You don't lose your 5th amendment privilege until you testify in your own defense as a criminal defendant.
#43 | Posted by gybeho
The nature of the proceeding, criminal or civil, is irrelevant. Waiver of the privilege can be effected by testifying to facts whether incriminating or exculpatory. Simple denial of illegal conduct is not testimony regarding facts. As I understand it, and that understanding is limited, she was subpoenaed to appear and gave an opening statement that was basically a denial of illegal activity. Whether that is a waiver depends on which of two different lines of case law a court might follow. More specifically, which of the two lines the DC Circuit follows.
An article discussing the relevant precedent is linked at #29, the one just prior to the one to which you responded.
If you read Brown you will see the distinction. In Brown the petitioner had voluntarily taken the stand in her own defense, something that she was not compelled to do. By answering questions that bolstered her case, she then cannot deny the opposition the opportunity. Again the the distinction is that the testimony is voluntary.
In the present narrow question, here the witness is compelled by congressional subpoena to appear and give testimony. Because she is compelled, she may use the 5th.
from Brown discussing McCarthy v. Arndstein
"A witness who is compelled to testify, as in the Arndstein type of case, has no occasion to invoke the privilege against self-incrimination until testimony sought to be elicited will in fact tend to incriminate. It would indeed be irrelevant for him to do so. If he is to have the benefit of the privilege at all, and not be confronted with the argument that he has waived a right even before he could have invoked it, he must be able to raise a bar at the point in his testimony when his immunity becomes operative. A witness thus permitted to withdraw from the cross-fire of interrogation before the reliability of his testimony has been fully tested may on occasion have succeeded in putting before the trier of fact a one-sided account of the matters in dispute. This is an argumentative curtailment of the normal right of cross-examination out of regard for the fair claims of the constitutional protection against compulsory self-incrimination."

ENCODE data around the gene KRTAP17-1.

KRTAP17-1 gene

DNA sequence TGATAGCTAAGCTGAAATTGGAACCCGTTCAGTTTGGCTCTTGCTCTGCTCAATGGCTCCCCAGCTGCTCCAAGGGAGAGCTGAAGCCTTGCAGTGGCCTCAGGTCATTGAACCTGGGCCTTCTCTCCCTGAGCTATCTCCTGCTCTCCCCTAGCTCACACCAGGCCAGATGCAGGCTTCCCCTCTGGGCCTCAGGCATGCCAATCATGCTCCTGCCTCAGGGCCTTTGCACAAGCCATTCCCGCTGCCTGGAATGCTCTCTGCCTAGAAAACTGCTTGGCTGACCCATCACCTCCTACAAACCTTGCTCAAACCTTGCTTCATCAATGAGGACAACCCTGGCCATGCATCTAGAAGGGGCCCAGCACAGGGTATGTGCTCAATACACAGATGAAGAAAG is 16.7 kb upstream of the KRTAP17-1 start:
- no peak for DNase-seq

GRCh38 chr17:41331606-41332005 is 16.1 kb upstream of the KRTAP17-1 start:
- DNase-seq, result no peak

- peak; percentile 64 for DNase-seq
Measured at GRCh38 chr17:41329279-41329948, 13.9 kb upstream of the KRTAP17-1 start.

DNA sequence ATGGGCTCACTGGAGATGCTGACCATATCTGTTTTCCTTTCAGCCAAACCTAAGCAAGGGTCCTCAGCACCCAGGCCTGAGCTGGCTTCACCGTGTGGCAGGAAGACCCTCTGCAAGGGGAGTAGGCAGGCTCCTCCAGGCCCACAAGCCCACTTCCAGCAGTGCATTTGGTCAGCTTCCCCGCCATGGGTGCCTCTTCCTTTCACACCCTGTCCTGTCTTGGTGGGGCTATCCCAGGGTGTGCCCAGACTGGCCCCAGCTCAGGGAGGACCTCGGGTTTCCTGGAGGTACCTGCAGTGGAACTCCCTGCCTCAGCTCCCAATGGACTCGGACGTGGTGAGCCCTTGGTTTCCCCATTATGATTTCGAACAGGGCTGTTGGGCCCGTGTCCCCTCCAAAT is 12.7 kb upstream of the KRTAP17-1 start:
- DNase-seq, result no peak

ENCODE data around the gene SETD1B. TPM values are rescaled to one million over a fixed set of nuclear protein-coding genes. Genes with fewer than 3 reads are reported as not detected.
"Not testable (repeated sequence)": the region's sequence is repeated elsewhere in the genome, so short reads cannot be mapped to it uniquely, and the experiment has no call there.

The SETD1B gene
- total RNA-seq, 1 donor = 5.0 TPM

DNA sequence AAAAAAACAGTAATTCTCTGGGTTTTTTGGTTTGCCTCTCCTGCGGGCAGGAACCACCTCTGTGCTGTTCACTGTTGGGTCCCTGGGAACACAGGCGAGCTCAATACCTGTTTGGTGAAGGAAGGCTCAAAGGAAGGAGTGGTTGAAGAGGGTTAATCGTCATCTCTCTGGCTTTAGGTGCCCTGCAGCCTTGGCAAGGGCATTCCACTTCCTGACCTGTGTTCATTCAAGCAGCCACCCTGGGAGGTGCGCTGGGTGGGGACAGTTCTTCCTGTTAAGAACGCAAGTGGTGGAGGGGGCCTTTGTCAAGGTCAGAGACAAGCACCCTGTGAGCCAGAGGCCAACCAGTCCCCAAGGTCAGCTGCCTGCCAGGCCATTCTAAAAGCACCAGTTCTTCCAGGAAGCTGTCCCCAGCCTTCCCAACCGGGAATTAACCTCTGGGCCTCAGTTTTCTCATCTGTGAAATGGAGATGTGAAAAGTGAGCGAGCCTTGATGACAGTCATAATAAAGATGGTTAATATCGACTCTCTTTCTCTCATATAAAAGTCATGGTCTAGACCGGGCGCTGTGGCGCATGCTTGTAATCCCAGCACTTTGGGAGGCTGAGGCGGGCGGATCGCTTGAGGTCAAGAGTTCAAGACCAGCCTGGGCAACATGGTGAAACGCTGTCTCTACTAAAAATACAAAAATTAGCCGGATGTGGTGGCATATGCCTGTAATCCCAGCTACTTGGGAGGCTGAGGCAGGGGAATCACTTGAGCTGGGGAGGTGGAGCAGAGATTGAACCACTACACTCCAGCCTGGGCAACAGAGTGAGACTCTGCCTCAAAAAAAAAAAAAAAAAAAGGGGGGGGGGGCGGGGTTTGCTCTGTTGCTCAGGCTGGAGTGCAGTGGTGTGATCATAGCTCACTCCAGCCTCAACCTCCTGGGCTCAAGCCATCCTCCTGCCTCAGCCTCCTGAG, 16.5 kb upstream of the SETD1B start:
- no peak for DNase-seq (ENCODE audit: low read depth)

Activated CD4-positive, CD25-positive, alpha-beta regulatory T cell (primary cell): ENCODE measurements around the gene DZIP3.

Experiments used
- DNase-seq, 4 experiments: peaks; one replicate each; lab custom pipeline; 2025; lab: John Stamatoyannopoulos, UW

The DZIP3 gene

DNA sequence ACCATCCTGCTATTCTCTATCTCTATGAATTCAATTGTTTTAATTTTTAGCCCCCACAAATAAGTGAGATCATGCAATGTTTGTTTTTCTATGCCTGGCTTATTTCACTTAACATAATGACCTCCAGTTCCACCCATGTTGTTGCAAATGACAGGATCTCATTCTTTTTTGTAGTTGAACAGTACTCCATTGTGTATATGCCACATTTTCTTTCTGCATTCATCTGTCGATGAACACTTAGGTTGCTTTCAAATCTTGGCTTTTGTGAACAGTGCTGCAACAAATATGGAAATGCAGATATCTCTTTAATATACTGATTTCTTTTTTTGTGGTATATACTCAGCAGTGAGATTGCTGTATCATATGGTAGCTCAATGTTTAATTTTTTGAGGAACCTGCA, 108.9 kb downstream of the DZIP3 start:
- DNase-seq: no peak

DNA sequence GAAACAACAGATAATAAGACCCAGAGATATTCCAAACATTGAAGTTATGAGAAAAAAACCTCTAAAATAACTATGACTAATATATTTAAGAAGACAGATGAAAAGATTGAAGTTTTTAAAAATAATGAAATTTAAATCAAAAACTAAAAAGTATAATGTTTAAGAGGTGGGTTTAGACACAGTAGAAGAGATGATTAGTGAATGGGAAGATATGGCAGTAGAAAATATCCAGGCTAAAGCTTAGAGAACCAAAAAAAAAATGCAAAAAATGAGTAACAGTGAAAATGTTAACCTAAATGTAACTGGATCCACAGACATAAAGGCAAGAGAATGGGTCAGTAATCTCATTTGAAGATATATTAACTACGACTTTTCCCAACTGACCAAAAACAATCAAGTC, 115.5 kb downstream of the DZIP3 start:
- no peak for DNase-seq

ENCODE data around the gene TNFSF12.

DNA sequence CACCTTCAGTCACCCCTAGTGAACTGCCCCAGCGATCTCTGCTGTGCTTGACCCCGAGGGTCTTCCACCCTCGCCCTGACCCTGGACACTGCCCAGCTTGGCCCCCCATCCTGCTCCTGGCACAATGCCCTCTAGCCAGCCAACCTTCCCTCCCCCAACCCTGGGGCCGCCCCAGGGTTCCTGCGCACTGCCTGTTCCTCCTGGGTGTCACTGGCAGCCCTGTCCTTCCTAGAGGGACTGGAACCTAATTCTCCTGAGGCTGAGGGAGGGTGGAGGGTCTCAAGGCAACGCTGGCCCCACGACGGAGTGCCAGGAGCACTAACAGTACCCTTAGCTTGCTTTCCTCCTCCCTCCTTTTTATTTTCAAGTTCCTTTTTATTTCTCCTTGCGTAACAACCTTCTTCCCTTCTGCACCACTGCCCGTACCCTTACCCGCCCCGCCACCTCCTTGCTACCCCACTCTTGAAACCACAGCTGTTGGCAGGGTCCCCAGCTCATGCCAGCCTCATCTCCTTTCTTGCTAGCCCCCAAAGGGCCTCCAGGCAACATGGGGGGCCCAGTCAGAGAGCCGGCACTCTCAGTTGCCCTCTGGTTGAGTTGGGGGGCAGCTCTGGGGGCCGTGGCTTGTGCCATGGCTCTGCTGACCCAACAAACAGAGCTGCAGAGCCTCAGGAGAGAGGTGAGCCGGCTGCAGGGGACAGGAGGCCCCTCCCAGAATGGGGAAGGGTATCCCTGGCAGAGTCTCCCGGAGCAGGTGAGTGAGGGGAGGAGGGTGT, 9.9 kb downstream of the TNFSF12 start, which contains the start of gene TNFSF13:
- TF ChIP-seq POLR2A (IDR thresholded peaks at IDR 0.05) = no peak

The current case is an Arndstein type situation, not a Brown. Compelled testimony (congressional subpoena - 5th not waived) vs. voluntary testimony (some civil but primarily criminal - 5th can be waived).
Read the judicial analysis for Arndstein and Brown - it doesn't take long. The decisions clearly laid out the distinctions - provided those cases are still controlling.